In both cases, the decision of an agency regarding funding was sustained even though a committee or conference report purportedly directed it to take different action.
11. The one statement of intent by the full Congress as to whether and, if so, for what time period the Secretary was to continue to fund organizations under the JTPA in the same manner as he did under CETA appears in Section 181 of the JTPA. 29 U.S.C. § 1591. This section provides that such funding levels will be maintained only until September 30, 1983, when the JTPA was to and did become fully operational. Moreover, S.Rep. No. 987-247, which accompanied H.J.Res. 368, specifically acknowledged that there would be a vast reduction in the funds available to organizations such as HRDI once the JTPA became effective. Therefore, for these reasons and those discussed earlier, the Court concludes that HRDI has a slight, if any, chance to success in this litigation on the merits at a later date.
B. Irreparable Injury
12. HRDI contends that it will suffer irreparable injury, without a preliminary injunction providing it with the same level of funding that it received during Fiscal Year 1983 under CETA. This argument is misplaced. One of the central features that distinguishes the JTPA from CETA is a major shift from federal administration of job training programs to state and local governments and the private sector. 29 U.S.C. §§ 1531-37 and 1601-1658. Indeed, states are now the direct recipients of all federal grants under Titles II and III of the JTPA. 29 U.S.C. §§ 1601-1658. Plaintiff's complaint, therefore, is not that it may be irremediably injured by the Secretary's administration of the JTPA, but that the action of Congress in shifting emphasis to the state and local governments under the JTPA as of Fiscal Year 1984 irreparably injures the position HRDI held under CETA. Since there is no challenge in this case to the lawfulness of Congress' actions in terminating CETA and implementing the JTPA, plaintiff's claim of irreparable injury is not cognizable here.
13. Moreover, the evidence of record demonstrates that HRDI's function is primarily if not exclusively aimed at coordinating the provision of services to participants in JTPA programs. Thus, there is unlikely to be any irreparable injury to participants in JTPA programs as might otherwise occur if HRDI actually performed job training. Since HRDI acknowledged, both in its papers and at oral argument, that without more its purported loss of revenue does not constitute irreparable injury, HRDI has not met the second standard for the issuance of a preliminary injunction.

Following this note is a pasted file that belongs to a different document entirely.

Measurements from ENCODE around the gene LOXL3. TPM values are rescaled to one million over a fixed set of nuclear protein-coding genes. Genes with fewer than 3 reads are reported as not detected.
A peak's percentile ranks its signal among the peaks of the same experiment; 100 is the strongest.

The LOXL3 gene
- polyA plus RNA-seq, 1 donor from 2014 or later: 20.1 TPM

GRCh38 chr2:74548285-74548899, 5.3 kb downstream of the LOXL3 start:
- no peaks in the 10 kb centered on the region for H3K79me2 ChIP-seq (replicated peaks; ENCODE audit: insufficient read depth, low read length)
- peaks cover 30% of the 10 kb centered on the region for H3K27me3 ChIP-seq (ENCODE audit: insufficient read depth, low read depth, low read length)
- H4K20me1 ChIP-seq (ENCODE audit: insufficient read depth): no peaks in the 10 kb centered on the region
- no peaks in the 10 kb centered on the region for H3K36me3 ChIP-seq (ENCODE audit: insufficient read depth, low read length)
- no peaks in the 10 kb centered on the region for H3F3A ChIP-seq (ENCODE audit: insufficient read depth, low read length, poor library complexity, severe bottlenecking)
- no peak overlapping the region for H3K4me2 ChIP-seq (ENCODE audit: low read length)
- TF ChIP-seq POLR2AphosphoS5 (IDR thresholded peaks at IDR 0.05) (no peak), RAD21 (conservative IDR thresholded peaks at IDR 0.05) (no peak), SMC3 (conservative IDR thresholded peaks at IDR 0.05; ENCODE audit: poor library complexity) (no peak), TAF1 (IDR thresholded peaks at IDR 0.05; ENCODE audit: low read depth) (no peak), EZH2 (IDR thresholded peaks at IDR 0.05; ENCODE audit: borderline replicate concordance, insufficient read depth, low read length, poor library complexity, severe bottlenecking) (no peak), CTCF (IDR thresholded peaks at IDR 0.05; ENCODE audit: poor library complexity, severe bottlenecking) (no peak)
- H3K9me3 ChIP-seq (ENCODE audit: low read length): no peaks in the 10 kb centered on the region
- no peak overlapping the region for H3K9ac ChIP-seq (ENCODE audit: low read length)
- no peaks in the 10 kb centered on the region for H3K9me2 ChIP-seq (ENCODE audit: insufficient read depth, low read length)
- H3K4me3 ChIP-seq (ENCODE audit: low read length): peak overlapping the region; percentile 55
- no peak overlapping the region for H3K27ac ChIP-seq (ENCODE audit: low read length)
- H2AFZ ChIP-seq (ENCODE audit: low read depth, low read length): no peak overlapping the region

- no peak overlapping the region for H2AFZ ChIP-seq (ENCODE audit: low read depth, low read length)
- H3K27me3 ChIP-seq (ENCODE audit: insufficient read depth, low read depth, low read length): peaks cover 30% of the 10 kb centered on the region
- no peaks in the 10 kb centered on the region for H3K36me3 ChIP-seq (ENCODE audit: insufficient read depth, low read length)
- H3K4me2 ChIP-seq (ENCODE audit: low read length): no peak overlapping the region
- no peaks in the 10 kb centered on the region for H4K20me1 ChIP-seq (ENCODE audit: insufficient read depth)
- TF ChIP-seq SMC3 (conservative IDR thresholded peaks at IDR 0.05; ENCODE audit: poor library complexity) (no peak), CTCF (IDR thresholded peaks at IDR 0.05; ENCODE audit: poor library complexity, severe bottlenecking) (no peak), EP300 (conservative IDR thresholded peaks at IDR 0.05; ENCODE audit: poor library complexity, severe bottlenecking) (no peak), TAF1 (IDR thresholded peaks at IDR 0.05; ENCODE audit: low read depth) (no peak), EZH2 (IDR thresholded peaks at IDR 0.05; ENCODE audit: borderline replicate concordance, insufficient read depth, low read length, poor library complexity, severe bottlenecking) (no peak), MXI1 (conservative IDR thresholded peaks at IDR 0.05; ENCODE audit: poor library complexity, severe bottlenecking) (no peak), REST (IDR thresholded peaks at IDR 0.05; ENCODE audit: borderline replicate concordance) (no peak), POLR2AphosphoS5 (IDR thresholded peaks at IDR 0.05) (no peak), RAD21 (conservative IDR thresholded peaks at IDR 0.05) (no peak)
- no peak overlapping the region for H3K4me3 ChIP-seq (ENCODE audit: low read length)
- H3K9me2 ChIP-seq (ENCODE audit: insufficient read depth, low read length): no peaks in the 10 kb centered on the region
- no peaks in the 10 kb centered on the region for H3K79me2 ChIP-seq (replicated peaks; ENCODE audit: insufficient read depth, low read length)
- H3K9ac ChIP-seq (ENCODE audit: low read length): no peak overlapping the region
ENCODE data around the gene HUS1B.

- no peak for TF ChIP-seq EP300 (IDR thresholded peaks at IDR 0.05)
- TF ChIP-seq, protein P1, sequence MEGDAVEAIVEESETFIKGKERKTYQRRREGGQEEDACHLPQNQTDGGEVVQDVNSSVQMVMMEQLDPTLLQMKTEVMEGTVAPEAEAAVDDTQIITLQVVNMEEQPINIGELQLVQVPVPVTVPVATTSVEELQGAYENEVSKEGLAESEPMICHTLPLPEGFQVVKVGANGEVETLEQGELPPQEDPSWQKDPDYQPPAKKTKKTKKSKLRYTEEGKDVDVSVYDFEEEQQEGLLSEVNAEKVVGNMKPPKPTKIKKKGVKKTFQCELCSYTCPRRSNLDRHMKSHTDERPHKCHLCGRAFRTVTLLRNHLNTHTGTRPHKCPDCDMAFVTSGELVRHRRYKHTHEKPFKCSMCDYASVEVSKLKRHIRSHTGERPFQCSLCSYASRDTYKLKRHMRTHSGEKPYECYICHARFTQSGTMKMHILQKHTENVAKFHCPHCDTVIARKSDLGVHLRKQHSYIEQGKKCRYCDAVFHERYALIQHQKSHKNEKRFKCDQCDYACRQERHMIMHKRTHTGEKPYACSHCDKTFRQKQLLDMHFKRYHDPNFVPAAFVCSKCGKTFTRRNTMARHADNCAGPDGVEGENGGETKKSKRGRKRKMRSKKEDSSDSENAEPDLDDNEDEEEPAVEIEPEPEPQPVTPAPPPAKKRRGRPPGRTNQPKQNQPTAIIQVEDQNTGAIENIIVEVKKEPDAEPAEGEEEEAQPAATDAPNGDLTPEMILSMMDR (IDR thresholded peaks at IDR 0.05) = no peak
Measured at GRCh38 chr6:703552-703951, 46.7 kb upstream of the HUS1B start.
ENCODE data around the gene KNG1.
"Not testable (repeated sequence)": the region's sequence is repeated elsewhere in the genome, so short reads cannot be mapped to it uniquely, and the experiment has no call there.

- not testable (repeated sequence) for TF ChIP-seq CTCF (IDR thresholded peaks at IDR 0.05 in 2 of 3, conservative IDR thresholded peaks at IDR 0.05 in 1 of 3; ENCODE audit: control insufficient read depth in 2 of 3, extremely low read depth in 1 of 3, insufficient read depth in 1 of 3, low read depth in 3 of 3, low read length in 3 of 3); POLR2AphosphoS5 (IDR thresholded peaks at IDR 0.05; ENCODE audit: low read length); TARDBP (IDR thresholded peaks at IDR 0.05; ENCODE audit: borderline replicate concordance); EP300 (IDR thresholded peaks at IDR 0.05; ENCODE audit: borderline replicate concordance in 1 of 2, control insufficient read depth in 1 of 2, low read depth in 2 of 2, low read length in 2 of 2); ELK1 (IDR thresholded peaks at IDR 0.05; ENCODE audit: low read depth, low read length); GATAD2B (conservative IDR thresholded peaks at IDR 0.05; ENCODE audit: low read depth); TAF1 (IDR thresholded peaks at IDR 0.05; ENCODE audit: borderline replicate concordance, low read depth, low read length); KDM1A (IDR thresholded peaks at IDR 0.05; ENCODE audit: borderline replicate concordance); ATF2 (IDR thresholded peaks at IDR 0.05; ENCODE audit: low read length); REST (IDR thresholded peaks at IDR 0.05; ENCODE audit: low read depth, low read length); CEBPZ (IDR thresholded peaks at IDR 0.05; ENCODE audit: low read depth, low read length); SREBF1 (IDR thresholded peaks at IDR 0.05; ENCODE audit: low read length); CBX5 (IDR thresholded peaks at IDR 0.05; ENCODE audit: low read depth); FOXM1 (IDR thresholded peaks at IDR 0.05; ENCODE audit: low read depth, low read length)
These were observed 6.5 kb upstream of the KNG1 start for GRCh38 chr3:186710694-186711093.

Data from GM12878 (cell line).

C. Harm To Third Parties
14. The Department of Labor funds organizations such as HRDI through an internal DOL budget area known as Special National Programs. Regardless of the adjudication of the pending motion, the amount of money allocated to this budget area will remain at approximately $15 million for Fiscal Year 1984. Since this pool of funds is a fixed, finite amount, any relief awarded to HRDI would of necessity injure other, similarly situated recipients. Accordingly, consideration of the harm to third parties militates against an award of a preliminary injunction.
D. The Public Interest
15. The appropriations process is one that is Constitutionally committed to the Executive and Legislative Branches of the federal government. As this Court recognized earlier in Fontaine, relief of the sort sought here would improvidently "inject this court deeply" into the appropriations process. Fontaine, supra, Findings and Conclusions at 18. Since this process is not one that gives rise to enforceable statutory rights in the absence of action by the full Congress, Comptroller General Decision B-183851, supra, 55 Comp.Gen. at 316-17, the public interest would be furthered if the Court refrained from becoming involved in HRDI's dispute with the Secretary.
16. Further, as shown earlier, under the JTPA, Congress brought an end to wholesale federal involvement in job training programs as of the beginning of FY 1984. 29 U.S.C. §§ 1531-1537, 1591, 1601-1658. Granting HRDI's motion would, in essence, provide it with continued funding as though HRDI was still operating under CETA. Since the legitimate legislative determination to bring an end to CETA is not challenged by this action, the public interest is best served by denying HRDI a continued entitlement to CETA level funding.
For the foregoing reasons, plaintiff's motion for a preliminary injunction must be denied. An Order consistent with these Findings and Conclusions is being entered simultaneously.